Thieves, bats and fruit flies: local ecological knowledge on the weaver ant Oecophylla longinoda in relation to three ‘invisible’ intruders in orchards in Guinea uri icon

abstract

  • We held interviews with 100 mango and cashew growers in Guinea, West Africa. Fewer than 20 questions dealing with the tree-inhabiting weaver ant Oecophylla longinoda were developed, based on local context and related research conducted on farmers' knowledge in other countries. More than half of the growers reported that ants protect their orchard from thieves. Apart from deterring snakes, about 46% of the growers mentioned that weaver ants reduce damage by fruit-eating bats; some reported that bats do dislike the smell of weaver ants. Whereas the relationship between ants and humans or conspicuous fruit bats is well understood, a quantitative appreciation of the effect of Oecophylla on small insect pests, such as fruit flies, is more complex. Despite the fact that 57% of the growers reported that Oecophylla had a positive effect on mango fruit quality, many classified Oecophylla as a pest due to its nuisance during harvest, and they requested the plant protection staff to help them with pesticides. Strategies to strengthen local ecological knowledge are discussed.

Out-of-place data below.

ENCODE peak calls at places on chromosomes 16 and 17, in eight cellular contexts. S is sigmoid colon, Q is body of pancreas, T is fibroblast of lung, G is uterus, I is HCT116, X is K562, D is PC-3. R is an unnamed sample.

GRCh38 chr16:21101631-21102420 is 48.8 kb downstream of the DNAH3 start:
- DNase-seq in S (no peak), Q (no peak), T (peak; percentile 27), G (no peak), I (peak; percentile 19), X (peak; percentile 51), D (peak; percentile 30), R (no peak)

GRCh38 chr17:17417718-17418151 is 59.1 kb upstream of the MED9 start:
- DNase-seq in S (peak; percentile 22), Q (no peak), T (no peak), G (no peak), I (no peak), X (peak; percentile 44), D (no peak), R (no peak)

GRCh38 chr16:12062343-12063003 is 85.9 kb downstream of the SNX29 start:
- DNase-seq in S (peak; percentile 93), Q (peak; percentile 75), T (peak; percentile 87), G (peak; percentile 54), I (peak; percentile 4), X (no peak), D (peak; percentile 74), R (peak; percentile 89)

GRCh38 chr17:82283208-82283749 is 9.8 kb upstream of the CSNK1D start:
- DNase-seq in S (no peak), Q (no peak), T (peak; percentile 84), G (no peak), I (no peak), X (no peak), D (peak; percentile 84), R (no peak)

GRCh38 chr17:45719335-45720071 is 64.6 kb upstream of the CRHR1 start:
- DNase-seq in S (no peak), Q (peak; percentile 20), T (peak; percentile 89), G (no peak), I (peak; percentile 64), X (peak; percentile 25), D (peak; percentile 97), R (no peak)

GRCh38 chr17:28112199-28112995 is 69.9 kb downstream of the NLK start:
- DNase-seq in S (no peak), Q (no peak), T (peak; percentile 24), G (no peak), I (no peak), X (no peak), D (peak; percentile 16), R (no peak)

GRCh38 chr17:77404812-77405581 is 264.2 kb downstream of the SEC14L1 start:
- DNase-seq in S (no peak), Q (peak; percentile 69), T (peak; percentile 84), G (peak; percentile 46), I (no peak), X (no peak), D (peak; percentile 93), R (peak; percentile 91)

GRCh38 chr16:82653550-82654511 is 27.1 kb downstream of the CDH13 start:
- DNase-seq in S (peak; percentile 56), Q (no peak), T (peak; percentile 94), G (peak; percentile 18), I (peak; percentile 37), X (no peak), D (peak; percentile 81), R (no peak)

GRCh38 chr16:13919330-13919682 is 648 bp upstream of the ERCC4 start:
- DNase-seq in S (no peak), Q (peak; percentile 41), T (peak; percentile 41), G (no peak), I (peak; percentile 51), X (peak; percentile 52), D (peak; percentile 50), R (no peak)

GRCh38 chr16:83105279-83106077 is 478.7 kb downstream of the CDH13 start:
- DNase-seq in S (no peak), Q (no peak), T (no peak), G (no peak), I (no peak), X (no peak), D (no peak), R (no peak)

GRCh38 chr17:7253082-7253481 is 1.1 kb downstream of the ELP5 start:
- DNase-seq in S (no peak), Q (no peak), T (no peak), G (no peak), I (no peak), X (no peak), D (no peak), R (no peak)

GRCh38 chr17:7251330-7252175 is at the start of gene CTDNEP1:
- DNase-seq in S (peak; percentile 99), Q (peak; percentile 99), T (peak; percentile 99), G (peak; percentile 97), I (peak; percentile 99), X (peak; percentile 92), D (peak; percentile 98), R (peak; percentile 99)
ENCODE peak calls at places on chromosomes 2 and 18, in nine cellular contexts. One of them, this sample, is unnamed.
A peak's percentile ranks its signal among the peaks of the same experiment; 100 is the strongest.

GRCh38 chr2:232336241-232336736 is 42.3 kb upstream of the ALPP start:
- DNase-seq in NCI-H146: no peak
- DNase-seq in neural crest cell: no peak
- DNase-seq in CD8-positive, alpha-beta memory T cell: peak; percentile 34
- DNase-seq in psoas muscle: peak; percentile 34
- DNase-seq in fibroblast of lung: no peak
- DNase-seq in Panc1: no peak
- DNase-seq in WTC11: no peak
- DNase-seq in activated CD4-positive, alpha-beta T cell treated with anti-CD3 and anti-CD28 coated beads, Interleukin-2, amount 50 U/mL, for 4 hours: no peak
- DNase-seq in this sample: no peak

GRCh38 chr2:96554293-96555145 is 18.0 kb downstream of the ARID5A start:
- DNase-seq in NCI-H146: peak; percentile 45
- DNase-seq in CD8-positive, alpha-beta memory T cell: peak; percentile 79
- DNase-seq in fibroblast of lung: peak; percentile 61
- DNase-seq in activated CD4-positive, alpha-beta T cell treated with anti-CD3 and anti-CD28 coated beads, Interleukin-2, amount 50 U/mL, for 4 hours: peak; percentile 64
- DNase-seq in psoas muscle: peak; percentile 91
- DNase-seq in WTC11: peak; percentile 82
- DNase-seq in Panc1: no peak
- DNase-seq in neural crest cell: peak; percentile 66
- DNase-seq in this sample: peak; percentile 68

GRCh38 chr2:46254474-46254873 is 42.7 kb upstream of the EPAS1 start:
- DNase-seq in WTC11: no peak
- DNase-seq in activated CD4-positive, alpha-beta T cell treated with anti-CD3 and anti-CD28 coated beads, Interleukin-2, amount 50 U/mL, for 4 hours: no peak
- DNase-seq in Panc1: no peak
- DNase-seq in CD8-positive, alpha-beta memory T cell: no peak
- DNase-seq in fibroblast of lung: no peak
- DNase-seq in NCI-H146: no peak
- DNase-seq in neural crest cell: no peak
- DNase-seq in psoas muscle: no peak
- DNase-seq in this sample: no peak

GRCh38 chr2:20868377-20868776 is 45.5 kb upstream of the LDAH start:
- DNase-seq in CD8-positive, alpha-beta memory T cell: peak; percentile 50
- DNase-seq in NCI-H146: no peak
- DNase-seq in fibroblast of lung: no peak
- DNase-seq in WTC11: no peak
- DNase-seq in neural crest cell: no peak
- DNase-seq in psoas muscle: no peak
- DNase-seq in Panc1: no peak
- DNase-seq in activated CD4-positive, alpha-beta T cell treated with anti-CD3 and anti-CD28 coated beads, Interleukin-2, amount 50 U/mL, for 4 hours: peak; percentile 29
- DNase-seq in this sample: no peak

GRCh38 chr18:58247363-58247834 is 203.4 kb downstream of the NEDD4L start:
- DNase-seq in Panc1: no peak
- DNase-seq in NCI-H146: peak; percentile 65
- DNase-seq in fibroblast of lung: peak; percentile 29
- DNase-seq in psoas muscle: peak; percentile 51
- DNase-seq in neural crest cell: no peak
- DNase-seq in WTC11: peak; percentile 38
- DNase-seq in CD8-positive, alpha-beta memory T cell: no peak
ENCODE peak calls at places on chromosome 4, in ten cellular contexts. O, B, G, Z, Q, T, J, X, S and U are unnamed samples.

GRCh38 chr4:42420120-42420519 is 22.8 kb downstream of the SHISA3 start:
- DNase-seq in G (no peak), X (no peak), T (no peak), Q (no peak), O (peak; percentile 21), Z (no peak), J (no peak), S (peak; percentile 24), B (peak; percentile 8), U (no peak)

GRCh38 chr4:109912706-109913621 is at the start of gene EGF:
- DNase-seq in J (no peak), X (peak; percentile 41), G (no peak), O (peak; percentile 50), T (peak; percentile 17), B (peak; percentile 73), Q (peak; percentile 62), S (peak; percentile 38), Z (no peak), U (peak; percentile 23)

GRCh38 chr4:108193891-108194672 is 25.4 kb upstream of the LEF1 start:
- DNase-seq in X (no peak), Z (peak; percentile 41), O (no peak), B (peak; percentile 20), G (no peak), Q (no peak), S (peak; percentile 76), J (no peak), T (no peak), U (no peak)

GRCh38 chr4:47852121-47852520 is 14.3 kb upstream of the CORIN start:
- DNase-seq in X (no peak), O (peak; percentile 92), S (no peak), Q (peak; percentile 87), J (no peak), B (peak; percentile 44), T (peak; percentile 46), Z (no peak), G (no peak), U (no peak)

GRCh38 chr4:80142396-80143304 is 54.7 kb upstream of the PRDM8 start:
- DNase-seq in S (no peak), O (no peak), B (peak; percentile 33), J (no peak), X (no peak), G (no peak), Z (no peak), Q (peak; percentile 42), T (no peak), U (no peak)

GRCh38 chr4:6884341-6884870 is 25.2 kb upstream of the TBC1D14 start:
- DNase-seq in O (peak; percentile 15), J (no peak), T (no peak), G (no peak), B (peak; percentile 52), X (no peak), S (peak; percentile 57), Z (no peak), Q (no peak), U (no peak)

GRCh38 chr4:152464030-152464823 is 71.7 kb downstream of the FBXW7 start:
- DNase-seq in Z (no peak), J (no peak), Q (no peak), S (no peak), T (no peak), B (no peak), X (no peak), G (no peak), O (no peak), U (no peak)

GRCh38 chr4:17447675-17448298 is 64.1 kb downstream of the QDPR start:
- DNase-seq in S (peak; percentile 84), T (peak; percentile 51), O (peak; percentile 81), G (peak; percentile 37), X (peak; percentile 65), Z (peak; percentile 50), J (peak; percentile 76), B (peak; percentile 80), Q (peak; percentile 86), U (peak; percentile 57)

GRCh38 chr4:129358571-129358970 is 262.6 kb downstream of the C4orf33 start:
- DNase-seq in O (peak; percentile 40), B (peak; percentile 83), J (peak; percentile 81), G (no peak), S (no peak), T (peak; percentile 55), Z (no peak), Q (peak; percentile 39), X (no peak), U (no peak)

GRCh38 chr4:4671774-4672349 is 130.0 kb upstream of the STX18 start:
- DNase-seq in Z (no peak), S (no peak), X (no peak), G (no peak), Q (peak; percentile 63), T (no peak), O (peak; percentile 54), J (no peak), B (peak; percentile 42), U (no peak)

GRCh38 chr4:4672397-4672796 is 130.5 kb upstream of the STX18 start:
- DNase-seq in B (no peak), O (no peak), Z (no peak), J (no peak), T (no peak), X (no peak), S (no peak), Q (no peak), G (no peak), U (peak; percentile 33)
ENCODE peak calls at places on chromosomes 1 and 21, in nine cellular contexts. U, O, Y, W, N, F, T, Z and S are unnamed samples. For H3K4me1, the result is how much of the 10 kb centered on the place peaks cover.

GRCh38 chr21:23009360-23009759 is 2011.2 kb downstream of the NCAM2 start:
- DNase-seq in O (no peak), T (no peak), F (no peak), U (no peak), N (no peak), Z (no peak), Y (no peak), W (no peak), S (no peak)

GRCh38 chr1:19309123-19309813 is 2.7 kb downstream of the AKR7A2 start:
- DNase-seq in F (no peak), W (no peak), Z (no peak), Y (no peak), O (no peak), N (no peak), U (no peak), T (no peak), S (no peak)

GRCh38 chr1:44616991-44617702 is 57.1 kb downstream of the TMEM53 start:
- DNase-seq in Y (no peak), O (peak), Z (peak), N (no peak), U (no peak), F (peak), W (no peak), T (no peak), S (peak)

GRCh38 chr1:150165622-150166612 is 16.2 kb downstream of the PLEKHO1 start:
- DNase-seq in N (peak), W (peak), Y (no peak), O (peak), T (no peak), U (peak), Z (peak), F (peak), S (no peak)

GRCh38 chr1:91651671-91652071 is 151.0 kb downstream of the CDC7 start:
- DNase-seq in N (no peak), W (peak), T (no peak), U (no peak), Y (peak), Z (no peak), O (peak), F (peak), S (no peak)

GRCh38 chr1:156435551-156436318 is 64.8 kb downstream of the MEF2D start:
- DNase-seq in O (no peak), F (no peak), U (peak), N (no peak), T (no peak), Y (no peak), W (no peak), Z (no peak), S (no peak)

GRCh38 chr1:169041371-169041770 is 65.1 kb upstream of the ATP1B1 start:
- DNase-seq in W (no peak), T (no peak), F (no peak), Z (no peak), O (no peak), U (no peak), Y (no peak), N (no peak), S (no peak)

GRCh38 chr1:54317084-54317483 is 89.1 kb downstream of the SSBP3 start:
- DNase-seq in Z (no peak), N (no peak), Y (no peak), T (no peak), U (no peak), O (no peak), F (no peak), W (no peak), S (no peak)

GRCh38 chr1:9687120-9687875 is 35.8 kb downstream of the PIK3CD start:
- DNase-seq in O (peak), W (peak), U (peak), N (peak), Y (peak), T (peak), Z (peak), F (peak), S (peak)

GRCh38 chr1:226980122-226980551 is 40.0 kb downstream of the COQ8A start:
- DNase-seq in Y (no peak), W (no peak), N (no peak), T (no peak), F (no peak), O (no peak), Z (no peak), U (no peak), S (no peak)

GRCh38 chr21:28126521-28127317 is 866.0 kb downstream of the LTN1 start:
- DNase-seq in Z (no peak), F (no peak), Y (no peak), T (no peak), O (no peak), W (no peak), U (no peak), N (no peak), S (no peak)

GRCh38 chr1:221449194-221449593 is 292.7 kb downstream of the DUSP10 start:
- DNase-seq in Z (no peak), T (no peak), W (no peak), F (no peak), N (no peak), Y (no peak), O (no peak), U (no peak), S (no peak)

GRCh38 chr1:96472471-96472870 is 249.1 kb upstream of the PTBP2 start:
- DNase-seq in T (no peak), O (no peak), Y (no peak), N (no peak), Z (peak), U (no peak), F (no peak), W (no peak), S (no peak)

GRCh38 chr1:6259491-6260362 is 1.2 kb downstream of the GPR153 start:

publication date

  • 2009
  • 2009